Pay, Quit, or Die

Organized crime, the Mafia, or the Outfit as it is known in Chicago, is surrounded by a false glamour that elevates mobsters to the level of swashbuckling folk heroes whose ready violence and savage murders are too often excused in the public mind as acceptable because they only hurt each other. Similarly, illegal gambling, the bread-and-butter racket inevitably combined with loan-sharking and extortion, is widely tolerated because it is perceived to be a victimless crime.

Donald H. Herion, a US Army veteran during the Korean War, who grew up in a neighborhood where there was a bookmaker on every corner, sometimes two or three, learned just how wrong all that was when he returned home from the Army and joined the Chicago Police Department. He wasn’t sure that he was doing the right thing at the time because he really never liked cops, but if he didn’t like it, he could always quit he thought.

After six years learning the ropes in the patrol division collaring burglars and stick up men, chasing daredevil drivers, calming adversaries in domestic disputes, and riding herd on drunks and dope dealers, he was promoted to plainclothes as a vice cop investigating illegal gambling, narcotics, prostitution and gang bangers.

He quickly learned that chasing bookmakers and busting up wire-rooms was a fight against organized crime. Illegal gambling was organized crime’s biggest money maker, the Golden Calf that financed most of its other illicit activities ranging from stock and bankruptcy swindles to the narcotics trade.

Herion and his partner were transferred to the Vice Control Section of the Organized Crime Division at police headquarters at 1121 S. State Street. He now had jurisdiction to make raids anywhere in the City of Chicago instead of only in his district.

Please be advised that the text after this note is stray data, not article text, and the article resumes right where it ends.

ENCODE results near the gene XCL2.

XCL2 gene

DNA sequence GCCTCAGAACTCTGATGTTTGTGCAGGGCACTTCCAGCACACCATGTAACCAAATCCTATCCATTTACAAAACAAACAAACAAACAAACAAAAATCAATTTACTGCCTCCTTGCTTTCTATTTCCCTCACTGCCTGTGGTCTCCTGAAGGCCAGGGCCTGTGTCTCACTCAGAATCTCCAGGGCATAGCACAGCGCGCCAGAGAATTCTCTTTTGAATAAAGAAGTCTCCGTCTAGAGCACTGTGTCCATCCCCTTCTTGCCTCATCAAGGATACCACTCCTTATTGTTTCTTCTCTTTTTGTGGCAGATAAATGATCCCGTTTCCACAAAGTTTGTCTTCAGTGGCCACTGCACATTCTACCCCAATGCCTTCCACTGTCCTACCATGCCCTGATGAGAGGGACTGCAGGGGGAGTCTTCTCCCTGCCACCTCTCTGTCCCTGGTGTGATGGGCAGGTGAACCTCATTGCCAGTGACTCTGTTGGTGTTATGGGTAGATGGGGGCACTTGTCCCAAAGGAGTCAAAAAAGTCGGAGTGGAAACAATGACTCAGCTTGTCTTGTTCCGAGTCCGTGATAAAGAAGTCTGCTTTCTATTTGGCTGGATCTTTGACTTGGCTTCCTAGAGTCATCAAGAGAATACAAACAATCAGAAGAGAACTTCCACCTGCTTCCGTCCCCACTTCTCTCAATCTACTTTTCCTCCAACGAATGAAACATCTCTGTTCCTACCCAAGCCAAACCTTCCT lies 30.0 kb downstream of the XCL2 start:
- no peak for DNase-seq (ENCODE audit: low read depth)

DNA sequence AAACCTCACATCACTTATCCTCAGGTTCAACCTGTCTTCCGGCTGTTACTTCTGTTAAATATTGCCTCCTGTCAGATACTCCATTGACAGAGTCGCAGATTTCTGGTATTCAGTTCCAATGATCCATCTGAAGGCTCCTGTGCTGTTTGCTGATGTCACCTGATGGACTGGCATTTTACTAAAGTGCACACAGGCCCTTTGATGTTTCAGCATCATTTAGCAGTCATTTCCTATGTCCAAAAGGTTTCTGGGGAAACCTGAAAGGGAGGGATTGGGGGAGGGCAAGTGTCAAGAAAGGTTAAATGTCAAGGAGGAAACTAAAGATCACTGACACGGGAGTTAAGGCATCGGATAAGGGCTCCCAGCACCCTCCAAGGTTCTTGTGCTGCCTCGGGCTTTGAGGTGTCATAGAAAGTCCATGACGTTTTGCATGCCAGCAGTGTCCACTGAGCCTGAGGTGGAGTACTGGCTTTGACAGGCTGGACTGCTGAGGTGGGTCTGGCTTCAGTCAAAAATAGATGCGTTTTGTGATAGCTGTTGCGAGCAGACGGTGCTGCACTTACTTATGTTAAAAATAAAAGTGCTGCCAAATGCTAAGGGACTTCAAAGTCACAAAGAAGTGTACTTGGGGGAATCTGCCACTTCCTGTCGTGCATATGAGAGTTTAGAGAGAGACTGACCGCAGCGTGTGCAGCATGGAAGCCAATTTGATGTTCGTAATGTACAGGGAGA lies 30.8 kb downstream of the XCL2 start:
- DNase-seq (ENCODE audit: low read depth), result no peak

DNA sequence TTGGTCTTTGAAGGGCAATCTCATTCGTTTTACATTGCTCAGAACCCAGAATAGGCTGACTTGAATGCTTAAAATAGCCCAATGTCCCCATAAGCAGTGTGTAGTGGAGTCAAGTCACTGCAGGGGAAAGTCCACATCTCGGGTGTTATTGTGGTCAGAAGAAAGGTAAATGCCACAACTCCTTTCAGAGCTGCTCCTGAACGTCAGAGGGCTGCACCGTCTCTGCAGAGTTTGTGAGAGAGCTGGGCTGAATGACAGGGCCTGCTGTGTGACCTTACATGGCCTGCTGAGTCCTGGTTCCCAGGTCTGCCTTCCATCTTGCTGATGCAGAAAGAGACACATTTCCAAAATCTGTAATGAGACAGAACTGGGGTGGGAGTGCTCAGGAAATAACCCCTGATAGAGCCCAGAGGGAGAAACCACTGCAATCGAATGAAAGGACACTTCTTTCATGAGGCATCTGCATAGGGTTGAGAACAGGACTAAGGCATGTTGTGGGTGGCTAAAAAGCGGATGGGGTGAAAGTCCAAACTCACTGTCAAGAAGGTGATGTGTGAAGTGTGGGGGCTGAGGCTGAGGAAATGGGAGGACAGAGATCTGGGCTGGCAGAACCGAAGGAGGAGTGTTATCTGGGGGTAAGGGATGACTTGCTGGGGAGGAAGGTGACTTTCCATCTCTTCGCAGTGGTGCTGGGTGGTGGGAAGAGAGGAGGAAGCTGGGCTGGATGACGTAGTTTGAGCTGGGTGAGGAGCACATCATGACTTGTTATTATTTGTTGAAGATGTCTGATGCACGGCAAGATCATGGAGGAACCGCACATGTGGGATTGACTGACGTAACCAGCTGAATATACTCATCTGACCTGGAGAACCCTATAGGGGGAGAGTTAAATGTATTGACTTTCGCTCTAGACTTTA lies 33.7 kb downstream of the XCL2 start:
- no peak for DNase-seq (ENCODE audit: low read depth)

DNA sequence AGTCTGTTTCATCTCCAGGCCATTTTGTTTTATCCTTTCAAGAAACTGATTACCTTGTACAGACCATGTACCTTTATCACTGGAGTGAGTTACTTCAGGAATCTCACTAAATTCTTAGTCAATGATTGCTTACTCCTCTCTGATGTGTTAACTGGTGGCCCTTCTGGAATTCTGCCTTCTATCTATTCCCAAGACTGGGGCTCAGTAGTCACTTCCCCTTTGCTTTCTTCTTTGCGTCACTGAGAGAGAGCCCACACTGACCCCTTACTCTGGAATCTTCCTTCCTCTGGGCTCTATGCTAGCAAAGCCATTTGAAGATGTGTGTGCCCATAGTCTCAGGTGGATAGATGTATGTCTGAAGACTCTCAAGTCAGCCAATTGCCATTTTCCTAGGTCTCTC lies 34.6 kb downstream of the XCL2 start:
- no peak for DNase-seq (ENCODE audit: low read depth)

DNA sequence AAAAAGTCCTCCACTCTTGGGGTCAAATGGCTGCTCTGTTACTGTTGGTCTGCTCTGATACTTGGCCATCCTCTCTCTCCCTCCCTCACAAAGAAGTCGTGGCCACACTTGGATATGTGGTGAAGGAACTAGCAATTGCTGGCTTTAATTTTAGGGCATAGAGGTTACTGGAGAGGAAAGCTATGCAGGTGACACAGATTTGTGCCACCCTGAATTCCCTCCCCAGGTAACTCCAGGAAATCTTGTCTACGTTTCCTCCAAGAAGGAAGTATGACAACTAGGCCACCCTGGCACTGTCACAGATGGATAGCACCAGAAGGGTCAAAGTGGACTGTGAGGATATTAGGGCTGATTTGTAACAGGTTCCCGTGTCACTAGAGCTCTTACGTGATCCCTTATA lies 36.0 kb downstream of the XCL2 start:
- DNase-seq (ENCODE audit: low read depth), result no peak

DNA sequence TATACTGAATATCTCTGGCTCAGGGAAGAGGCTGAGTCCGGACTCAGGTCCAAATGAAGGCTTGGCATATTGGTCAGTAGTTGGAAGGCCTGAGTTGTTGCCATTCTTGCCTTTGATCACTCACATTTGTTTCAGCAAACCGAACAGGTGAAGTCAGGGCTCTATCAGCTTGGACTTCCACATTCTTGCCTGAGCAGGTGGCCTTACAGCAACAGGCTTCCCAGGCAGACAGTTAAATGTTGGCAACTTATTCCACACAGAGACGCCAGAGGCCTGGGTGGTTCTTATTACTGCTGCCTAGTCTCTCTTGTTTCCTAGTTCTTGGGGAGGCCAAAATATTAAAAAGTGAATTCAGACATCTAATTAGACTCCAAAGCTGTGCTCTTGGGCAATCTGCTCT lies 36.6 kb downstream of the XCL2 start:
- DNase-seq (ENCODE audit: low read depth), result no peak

He was promoted to detective, then sergeant, he rubbed shoulders with degenerate gamblers, bookmakers, prostitutes and stone-cold killers, while witnessing first-hand how gambling destroys lives. He broke up more than 4,000 gambling operations, arrested hundreds of mob controlled bookmakers and other racketeers. He reached mandatory retirement age on 8-27-1992 and retired after 38 years.

The Sheriff of Cook County asked Herion if he would consider going to work for him as he needed someone to set up a vice detection unit that could effect gambling raids in the county. Herion was told that he could hand pick his own men as he would be in charge of the unit as a Director of operations. Of course Herion accepted the job picked his own men that he could trust and made numerous raids throughout Cook County and sometimes neighboring counties.

In law enforcement of course all good things must come to an end. On June 6, 1996, Herion was officially notified that the use of electronic tracking devices should only be used when there has been prior judicial approval. It was the opinion of Brian K. Flaherty Esq. from the office of Legal and Labor Affairs of Cook County that prior approval is only needed when the Sheriff’s police are attaching the device “WITHOUT THE CONSENT OF THE INDIVIDUAL THEY ARE TRACKING.” Herion decided that getting the bad guy’s consent to put a tracking device on his vehicle as well as other stipulations was not such a good idea. Checking with other police departments as what their procedures were in using TELETRAC, they all informed Herion that judicial approval was not needed, and to ask the subject they were tailing for his permission made no sense at all. Herion turned in the TELETRAC units he was using to the Sheriff’s office in Maywood, Illinois.

Herion lasted eight years with the Sheriff’s office and decided to call it a day and retire again in 2000. 40 years of fighting the Chicago Outfit was now over for him.